VIDEOCONFERENCING



Videoconferencing is a communications system that allows people in separate locations to talk to and see each other using live audio and video. A point-to-point videoconference connects individuals at two separate sites, and a multi-point conference connects individuals at more than two sites simultaneously.

Equipment ranges from sophisticated room-based systems to laptop systems, future developments are occurring for use in 3G cell phones and wireless devices. The most common uses of videoconferencing in corporate environments relate to training activities and meetings, but videoconferencing is also used for sales, job interviews, customer service, product demonstrations, technical and engineering collaboration, and troubleshooting. Increasingly, corporations use videoconferencing in new areas to fit more specific needs, especially as technology make collaborative features easier to use.

There has been an upward trend in utilization of videoconferencing and web-conferencing software in the corporate setting since the terrorist attacks of 2001. Increases in travel costs, travel safety concerns, and the slow economy have all led to the employment of alternative methods of collaboration and communication. Lending increased interest to alternative methods are improvements in technology, declining product prices and the development of standards, which allows better communication among a variety of videoconferencing systems. Networks capable of offering high-speed broadband, both wired and wireless, and improved Voice over Internet Protocol (VoIP) are also contributing to increased usage in web and videoconferencing specifically.

KINDS OF PRODUCTS/SYSTEMS

Room-based videoconferencing generally involves a sophisticated system that is built into a conference room, often specially designed and wired for this purpose. Also known as a boardroom system or a conference room system, this option is appropriate for large groups because cameras can focus on an individual speaker as well as include the entire group. Equipment includes a screen or monitor, projectors, microphones, PCs, and cameras that focus on participants as well as documents or other prepared visual aids.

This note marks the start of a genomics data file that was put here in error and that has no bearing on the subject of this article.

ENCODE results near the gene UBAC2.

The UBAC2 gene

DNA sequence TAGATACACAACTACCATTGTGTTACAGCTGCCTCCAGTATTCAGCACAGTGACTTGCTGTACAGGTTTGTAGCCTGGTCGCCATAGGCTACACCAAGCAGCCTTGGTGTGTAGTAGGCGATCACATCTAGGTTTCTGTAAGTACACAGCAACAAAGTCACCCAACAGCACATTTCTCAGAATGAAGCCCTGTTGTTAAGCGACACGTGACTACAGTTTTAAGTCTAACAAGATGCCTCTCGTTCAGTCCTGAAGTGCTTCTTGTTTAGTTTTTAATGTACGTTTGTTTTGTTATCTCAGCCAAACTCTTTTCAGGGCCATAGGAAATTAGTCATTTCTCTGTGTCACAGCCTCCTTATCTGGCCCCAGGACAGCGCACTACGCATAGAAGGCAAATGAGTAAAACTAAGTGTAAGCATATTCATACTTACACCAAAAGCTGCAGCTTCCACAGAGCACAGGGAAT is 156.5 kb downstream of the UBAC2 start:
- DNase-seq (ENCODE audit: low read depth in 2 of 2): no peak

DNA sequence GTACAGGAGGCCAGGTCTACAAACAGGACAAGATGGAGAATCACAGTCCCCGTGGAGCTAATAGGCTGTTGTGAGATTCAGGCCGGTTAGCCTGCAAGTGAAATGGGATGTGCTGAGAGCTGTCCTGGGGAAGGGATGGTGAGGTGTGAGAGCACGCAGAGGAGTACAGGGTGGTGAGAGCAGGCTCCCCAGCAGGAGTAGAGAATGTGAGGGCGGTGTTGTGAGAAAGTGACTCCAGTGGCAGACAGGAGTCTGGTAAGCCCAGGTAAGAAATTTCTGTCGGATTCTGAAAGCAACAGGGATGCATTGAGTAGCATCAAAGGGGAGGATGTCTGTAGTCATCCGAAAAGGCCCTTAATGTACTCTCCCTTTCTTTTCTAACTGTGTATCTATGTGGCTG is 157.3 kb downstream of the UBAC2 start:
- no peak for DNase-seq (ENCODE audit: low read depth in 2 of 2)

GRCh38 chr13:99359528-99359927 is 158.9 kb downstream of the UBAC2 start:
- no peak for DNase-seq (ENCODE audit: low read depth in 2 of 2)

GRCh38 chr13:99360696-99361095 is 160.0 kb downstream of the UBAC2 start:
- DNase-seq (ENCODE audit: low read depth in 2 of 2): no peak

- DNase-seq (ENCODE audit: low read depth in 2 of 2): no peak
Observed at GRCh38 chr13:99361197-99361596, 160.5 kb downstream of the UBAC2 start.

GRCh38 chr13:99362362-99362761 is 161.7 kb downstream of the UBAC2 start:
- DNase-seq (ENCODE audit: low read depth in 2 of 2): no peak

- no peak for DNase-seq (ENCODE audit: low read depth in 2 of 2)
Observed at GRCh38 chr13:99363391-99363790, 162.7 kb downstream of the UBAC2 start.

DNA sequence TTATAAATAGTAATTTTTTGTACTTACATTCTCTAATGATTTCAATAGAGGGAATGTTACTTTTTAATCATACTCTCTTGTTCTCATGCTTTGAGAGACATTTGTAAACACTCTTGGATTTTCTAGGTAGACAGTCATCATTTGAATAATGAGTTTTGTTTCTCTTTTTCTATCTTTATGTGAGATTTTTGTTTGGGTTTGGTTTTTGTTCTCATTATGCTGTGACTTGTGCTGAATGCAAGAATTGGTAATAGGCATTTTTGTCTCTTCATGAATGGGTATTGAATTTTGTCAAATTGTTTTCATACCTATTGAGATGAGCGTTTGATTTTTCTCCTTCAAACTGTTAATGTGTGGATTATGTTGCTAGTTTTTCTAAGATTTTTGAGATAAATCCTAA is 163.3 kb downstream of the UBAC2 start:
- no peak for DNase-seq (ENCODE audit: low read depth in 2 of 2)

A roll-about or roll-around system is a portable system on wheels that can move around the office and be plugged into a socket. This system is appropriate for frequent communication between small groups. Such portable systems may provide functions similar to those of room-based videoconferencing, with the possibility of plugging in additional equipment according to the needs of users. Models are produced for use at both high and low bandwidths.

A personal or desktop system, uses a personal computer and includes a small video camera that can be positioned on the user's computer and monitor. Typically, a fixed-focus camera and headset provide audio and head-and-shoulder images-the "talking head"-to the other individual participating in the conference. On the screen, several windows show the image of the other participant(s) and any shared documents. Such systems are appropriate for individuals and small groups.

The availability of free services, via Yahoo Messenger, AOL Instant Messenger, and Microsoft NetMeeting/Messenger, allow even the smallest of companies/groups to utilize this increasingly popular medium. In addition to basic video feeds and/or audio feeds, these free services also provide document sharing, whiteboard usage, and URL sharing (each person looking at the same webpage together). These extended capabilities in communication and feedback are available to any user equipped with an internet connection, web camera, and microphone (sometimes bundled into the webcam equipment).

As an alternative to purchasing a system, some vendors offer the use of videoconference facilities or rent studio space.

VIDEOCONFERENCING IN USE

BENEFITS.

Videoconferencing allows individuals to interact and communicate visually without having to gather at a single site. The most frequently cited benefits concern reduced travel and accommodation costs and saved time. Less easily quantifiable benefits relate to the opportunity this technology provides for collaborative work. It allows access to remote expertise and a wider range of individuals, and because it is interactive, it can lead to increased speed of decision making, cost-effective use of training time, group problem solving and the chance to establish rapport. Videoconferencing used for customer assistance has been linked to increased customer satisfaction.

LIMITS.

Like any scheduled meeting, a videoconference, particularly one involving room-based systems and groups, requires organization and planning around the schedules of participants and technicians. Despite improvements in technology, barriers to increased use continue to be choppy images and poor audio, depending on the system used and its ability to maintain connection speed, which in turn depends on the kind of connection. Accommodations must be made if there is a possibility of delayed connections or if the resolution does not allow certain character sizes on visual aids to be distinguished. In some cases it may be necessary to overcome a lack of user acceptance.